If you and your French bulldog plan to spend time outside in the hot, humid summer weather, make sure you provide your pup with plenty of cool water. If you plan on going for a walk, carry a bottle of ice water with you as well as a portable bowl for your Frenchie.

If you plan to spend time hanging around outside fill a kiddie pool with water for your Frenchie to splash around in and cool off. You can also carry a spray bottle full of cold water to spritz your French Bulldog’s belly with when they begin to get too warm. Lastly, if your best friend loves to play in the water hook up a sprinkle for them to romp around in.

Keep surfaces cool.

In the high summer heat, your Frenchie will naturally prefer the cool tile or vinyl surfaces in your home. When they are outside this summer, bring along a cooling gel mat for them to lay on. You can also purchase a cooling, gel bandana. You can put the bandana and the mat in the fridge overnight for extra cooling power.

Other ways to keep your Frenchie cool this summer involve soaking a bandana with water and tying it around his neck or by purchasing a cool coat. A cool coat is made of chamois cloth and works to keep your French bulldog cool by evaporation. You will soak the cool coat in water and put it on your French bulldog, as the water evaporates it works to keep him cool, much like sweat does for us.

blue frenchie laying down looking at camera

Make delicious frozen treats.

Another way to help your Frenchie cool off this summer is by making plenty of frozen treats for them to chew on. Consider freezing pumpkin, fermented goat’s milk, yogurt, or other dog safe treats in fun, silicone molds. Some French bulldogs will also enjoy sucking on ice cubes, especially during the summer.  Alternatively, you can also stuff and freeze a Kong for a long-lasting frozen treat that will keep them happy and cool.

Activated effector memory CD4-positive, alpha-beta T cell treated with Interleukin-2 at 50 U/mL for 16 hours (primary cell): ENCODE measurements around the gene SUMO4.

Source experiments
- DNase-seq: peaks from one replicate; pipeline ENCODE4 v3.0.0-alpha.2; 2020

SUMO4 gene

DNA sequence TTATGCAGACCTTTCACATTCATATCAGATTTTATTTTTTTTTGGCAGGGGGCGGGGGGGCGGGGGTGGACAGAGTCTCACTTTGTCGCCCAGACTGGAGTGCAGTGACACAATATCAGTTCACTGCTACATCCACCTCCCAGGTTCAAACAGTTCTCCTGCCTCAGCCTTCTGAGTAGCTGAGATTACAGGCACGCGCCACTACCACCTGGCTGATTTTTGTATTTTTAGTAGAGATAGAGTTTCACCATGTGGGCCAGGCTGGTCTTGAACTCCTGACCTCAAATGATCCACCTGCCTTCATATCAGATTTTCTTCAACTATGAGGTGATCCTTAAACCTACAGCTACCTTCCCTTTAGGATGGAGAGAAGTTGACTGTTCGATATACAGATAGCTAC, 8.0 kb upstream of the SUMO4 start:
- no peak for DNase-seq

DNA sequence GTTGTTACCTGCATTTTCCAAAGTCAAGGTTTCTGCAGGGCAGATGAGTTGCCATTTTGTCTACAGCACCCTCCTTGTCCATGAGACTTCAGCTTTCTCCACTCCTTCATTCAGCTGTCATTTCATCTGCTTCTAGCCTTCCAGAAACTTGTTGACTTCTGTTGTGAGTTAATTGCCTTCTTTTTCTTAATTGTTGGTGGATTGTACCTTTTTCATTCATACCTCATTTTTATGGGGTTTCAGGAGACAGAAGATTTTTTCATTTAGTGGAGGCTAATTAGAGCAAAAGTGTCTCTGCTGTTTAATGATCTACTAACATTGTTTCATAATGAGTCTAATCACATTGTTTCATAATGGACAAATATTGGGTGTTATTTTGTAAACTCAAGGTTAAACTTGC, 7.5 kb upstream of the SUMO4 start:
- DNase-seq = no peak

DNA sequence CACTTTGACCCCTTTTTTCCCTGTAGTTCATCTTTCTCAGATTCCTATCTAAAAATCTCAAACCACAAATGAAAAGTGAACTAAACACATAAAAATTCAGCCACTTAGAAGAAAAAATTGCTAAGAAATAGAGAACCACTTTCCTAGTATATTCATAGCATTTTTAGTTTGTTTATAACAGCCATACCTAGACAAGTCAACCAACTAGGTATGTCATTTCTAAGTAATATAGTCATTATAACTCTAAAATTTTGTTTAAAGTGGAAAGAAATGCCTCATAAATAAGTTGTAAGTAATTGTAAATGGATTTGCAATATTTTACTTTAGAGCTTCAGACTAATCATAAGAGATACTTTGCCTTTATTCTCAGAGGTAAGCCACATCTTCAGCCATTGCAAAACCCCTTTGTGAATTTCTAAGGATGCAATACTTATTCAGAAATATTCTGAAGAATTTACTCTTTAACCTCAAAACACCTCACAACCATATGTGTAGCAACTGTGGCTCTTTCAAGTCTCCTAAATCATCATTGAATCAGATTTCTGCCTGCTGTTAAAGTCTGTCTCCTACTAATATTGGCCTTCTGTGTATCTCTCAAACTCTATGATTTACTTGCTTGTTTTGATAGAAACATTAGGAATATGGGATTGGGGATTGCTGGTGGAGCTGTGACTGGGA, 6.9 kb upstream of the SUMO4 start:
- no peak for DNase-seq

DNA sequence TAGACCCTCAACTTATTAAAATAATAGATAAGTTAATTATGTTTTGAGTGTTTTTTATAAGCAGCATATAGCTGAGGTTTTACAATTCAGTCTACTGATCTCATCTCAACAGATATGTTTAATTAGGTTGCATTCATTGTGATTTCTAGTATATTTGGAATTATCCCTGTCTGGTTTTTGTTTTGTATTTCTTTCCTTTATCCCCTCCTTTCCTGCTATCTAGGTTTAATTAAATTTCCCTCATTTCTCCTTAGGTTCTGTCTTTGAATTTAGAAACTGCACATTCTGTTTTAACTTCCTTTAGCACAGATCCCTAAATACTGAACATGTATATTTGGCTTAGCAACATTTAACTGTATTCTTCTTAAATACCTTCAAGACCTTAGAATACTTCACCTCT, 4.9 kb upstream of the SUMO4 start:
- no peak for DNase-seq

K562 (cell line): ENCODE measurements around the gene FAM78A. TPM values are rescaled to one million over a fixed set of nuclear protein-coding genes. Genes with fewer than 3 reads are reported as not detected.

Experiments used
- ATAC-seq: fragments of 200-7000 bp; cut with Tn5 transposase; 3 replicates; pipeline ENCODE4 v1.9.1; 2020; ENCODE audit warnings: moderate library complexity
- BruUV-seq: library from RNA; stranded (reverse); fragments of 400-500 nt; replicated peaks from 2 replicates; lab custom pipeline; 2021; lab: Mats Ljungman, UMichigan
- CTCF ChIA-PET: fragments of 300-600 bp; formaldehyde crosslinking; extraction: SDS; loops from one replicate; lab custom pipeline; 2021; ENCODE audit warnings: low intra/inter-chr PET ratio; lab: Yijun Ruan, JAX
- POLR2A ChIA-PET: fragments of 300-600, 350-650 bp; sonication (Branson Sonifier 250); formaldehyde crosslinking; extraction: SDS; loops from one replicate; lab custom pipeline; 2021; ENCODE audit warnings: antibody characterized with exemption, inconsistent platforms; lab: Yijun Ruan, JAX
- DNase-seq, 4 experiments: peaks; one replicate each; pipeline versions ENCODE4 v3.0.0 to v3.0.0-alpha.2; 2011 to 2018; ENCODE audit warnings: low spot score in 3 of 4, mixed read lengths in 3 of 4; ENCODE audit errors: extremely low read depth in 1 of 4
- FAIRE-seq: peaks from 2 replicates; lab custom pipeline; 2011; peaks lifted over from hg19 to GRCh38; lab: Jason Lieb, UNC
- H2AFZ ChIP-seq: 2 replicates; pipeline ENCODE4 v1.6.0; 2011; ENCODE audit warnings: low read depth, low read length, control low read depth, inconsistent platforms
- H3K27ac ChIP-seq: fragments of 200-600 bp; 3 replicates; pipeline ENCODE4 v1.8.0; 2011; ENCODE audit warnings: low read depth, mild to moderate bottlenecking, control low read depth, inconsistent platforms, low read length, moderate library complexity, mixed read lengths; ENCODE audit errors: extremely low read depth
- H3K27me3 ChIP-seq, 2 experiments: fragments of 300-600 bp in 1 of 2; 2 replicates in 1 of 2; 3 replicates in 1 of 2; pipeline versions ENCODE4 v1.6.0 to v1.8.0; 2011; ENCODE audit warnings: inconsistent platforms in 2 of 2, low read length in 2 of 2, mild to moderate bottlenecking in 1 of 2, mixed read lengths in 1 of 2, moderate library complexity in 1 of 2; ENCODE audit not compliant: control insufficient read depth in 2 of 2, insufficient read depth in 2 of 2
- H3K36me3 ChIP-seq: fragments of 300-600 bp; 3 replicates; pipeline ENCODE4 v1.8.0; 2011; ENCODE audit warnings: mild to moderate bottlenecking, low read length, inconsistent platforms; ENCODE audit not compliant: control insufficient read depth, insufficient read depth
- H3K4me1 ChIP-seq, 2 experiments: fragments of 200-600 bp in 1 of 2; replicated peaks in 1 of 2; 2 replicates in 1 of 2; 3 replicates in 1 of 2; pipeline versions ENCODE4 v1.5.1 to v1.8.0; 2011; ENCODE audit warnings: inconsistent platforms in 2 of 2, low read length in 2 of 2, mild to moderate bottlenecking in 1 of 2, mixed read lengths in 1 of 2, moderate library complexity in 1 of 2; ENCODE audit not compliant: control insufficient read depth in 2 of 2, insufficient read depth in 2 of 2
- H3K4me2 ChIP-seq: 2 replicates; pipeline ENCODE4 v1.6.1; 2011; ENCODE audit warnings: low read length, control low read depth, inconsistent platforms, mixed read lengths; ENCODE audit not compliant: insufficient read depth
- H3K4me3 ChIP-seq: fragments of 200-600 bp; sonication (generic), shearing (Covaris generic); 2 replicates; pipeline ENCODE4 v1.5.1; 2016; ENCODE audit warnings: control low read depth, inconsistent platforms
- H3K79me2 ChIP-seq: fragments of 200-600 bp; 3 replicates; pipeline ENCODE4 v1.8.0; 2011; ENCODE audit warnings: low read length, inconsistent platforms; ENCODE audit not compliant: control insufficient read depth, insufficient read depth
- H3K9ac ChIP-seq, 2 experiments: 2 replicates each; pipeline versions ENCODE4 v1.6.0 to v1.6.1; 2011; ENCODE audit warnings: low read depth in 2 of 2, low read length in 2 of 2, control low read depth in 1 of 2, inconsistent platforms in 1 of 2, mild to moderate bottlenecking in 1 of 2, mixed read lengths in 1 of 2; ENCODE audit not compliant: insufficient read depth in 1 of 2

Protect your Frenchie on the water.

If your French Bulldog loves to swim and you spend plenty of time near pools, lakes, or the ocean during the summer, be sure that they are fitted with an appropriate sized life vest to keep them safe as they go for a swim. Remember that French bulldogs are not natural swimmers. In addition, be mindful of how much-chlorinated water and salt water your Frenchie has ingested as this can cause your dog to fall ill.

Protect your French Bulldog from fleas, ticks, and heartworms.

There are plenty of insects and parasites lurking in your backyard that can be potentially dangerous for your Frenchie. Be sure that you protect your best friend with an appropriate flea and tick product. There are plenty of safe and effective topical, collars, and chews to choose from such as Seresto, Advantix, or NexGard.

Be sure to keep your Frenchie away from tall grass and always check them for signs of ticks after they have been outside. Your French Bulldog is also more likely to contract heartworm from mosquitoes during the hot summer months. Be diligent and sure that they are protected by providing them with an ingestible heartworm medication such as Heartgard.

Protect your Frenchie’s skin.

Just like humans, your French bulldog can also experience sunburn. Protect your Frenchie by slathering on a coat of dog-friendly sunscreen whenever you plan to be outside in the summer heat. Reapply every few hours or after they have been in the water.

happy cream frenchie puppy with his belly showing

Know the signs of overheating in your French Bulldog.

If you must take your Frenchie out in the heat, know the signs that they may be getting too hot or is dehydrated. Signs that your French Bulldog may be dehydrated include panting, sunken eyes, dry nose and gums, loss of skin elasticity, loss of appetite, drooling, weakness, vomiting, or lethargy. You can also test your Frenchie for dehydration by pinching his skin between your thumb and forefinger. If the skin springs back your Frenchie is hydrated. Dehydrated skin will take longer to spring back.

Signs of overheating include: panting, drooling, pale gums, unusual breathing, difficulty breathing, weakness, vomiting and disorientation.  If you notice your Frenchie exhibiting any of these symptoms, immediately take him to a cooler shady area or to an air-conditioned room. Provide your French Bulldog with plenty of cool water. You can also heat your Frenchie cool off by giving them a cool bath or showering them down with a hose. If you notice that they are not improving, take them to the vet immediately.

After following these tips, you and your French bulldog will be ready for a summer of fun!